Following the procession, everyone makes their way to the main Piazza to watch Federico II and his court on stage for the presentation of the Palio. A new Palio banner is designed and painted each year, as the prize of the tournament. The performance includes dancers and fighting with dramatic music and lights.
Torneo dei Rioni
On Sunday 14th at 5.30pm is the tournament of the districts. Tickets for this can be bought in advance from various locations in the town or at the box office by the gate. Last year they were 15 euros. The Torneo takes place in a large tournament ground, where you get another opportunity to see Federico II and his Court. The locals from each quarter of the town will be there to cheer on their team of athletes as they compete in running races with obstacles to go over, under, and through, as well as a demonstration of fighting and jousting. So you can pick a district and cheer along for one of these teams: Castello, Judea, Lama or Santo Basilio. To see photos of this event, visit their website: https://www.torneodeirionioria.it/
Visit a “Sagra”
A “Sagra” is part of traditional country life in Italy. The events often celebrate locally grown produce prepared in a traditional way. They usually take place late in the evening with food prepared in the streets or at farms, accompanied by music. It is a very casual way of tasting local cuisine, eaten in the street or at communal tables.
An example of one such event taking place in Puglia this summer is the “XXI Sagra del Panino della Nonna”, which in English is the “twenty first Sagra of Grandma’s sandwiches”. And, the Italian Grandma does make some very tasty sandwiches, using ingredients such as tomatoes, olive oil, tuna, pickled peppers, artichokes, aubergines, parmesan and ricotta.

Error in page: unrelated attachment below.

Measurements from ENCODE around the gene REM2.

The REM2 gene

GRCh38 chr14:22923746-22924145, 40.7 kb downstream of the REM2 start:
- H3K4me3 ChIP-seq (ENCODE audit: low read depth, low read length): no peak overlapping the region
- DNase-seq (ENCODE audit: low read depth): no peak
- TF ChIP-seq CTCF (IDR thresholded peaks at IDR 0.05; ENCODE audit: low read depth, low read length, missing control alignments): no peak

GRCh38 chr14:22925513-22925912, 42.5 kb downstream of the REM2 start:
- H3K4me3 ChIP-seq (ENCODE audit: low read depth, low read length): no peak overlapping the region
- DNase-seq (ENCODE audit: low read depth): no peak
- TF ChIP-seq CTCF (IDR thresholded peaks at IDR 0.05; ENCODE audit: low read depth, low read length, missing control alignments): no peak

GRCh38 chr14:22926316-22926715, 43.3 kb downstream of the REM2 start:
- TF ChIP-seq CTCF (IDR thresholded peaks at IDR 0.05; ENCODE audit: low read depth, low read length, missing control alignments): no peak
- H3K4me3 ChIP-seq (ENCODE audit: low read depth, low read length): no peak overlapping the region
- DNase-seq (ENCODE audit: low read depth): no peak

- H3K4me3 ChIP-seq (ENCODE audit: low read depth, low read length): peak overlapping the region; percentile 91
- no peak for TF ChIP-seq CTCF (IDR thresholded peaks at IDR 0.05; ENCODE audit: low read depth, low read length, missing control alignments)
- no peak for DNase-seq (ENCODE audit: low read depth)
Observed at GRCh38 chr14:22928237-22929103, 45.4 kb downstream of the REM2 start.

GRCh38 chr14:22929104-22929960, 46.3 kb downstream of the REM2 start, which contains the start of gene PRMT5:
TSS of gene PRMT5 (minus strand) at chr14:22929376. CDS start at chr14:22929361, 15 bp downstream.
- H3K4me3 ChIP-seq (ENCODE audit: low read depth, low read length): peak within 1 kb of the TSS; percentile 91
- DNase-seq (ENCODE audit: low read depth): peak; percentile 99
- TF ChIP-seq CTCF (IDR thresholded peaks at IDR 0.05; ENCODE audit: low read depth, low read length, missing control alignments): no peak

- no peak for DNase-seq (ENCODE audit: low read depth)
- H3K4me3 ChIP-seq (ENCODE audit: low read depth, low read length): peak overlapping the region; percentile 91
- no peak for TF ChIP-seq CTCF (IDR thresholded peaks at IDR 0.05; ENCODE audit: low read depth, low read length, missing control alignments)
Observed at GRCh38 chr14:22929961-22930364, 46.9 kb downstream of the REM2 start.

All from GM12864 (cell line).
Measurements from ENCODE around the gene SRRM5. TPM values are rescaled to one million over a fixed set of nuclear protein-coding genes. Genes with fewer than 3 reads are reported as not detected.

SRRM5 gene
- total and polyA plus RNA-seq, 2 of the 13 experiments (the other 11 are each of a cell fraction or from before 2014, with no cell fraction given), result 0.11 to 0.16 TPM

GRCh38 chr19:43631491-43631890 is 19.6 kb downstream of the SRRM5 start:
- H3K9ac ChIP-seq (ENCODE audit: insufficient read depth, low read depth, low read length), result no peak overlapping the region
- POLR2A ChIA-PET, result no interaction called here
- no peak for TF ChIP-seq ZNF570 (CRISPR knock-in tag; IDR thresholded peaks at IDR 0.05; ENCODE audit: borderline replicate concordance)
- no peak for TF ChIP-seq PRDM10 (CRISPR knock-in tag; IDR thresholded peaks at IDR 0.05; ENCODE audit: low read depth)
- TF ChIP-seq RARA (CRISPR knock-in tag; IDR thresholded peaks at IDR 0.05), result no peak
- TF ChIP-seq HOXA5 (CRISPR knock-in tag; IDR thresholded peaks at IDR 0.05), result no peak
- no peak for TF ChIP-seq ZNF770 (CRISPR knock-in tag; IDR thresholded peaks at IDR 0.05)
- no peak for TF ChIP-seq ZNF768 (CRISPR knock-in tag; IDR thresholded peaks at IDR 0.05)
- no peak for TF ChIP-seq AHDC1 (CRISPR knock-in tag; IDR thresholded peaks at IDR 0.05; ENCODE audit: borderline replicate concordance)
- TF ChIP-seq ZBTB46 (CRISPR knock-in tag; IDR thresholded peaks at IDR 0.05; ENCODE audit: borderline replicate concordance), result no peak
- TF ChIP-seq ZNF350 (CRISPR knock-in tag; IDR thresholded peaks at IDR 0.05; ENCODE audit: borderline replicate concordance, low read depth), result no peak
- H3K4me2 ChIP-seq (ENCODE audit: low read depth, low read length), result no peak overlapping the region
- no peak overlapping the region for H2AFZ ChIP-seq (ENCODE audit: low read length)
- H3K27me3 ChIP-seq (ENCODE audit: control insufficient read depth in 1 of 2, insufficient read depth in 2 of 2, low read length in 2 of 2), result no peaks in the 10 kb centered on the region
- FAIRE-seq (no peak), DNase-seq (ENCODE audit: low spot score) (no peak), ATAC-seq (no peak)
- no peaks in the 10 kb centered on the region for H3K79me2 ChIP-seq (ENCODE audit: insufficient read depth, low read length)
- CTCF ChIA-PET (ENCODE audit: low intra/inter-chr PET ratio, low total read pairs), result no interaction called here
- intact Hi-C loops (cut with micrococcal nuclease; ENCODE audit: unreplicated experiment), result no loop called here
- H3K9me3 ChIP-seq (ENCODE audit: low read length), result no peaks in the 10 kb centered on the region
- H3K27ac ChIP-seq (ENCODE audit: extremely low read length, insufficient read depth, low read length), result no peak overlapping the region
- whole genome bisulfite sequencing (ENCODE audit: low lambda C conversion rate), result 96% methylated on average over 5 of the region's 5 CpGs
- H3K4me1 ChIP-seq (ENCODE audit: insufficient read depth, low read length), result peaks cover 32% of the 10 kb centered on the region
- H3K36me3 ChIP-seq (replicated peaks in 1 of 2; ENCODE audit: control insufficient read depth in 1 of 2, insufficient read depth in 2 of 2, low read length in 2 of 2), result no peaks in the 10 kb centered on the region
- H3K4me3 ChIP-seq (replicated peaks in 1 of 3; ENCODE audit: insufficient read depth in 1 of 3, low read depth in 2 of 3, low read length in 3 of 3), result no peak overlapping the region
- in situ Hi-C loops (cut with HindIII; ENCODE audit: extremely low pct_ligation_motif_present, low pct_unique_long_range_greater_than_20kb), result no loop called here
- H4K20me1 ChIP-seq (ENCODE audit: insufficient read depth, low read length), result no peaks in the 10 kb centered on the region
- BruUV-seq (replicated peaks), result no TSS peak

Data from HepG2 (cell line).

The Saga takes place on the 9th and 10th of August, in the market place of Giovinazzo, in the province of Bari, and has become a major Apulian event, mixing authentic flavours with music, fun and hospitality. Back in 2012, the Sagra received even more attention, following a visit by the British reporter Tamsin Smith, for the BBC. Each year more and more bread rolls are having to be baked in preparations for some 25,000 visitors.
Alongside the food this year will be exhibitions of antiques, crafts, street artists and a play area for the children. There are concerts on both evening, with Italian Folk musicians performing on the second night. For more information, visit www.sagradelpanino.it
In Italy Carnivals are traditionally held in the winter, around January/February time. The Putignano Carnival in Puglia is one of the biggest in Italy and can now also be seen by visitors in the summer. The mascot character of the parade is “Farinella” and this summer the Farinella has partnered with the Zingaria Festival of folk dance to create a colourful few days of stunning floats, music, dance and food, called “Farinella d’Estate al ritmo di Zingaria”, which translates to “Farinella summer to the rhythm of Zingaria”.
From 5th to the 9th of August, dancers from across Italy will attend workshops in folk dance, such as the Italian tarantella, and also traditional dances from other countries, such as tango and flamenco. In the evenings there will be live music, dancing and shows.
On Saturday 6th and Sunday 7th August, will be the opportunity to see the large floats crafted with papier-mâché illuminated and moving. These floats are huge, almost as tall as the buildings in the street.
Wherever, you are in Italy you are sure to find small traditional events, where you can join in with the locals and experience the real Italy.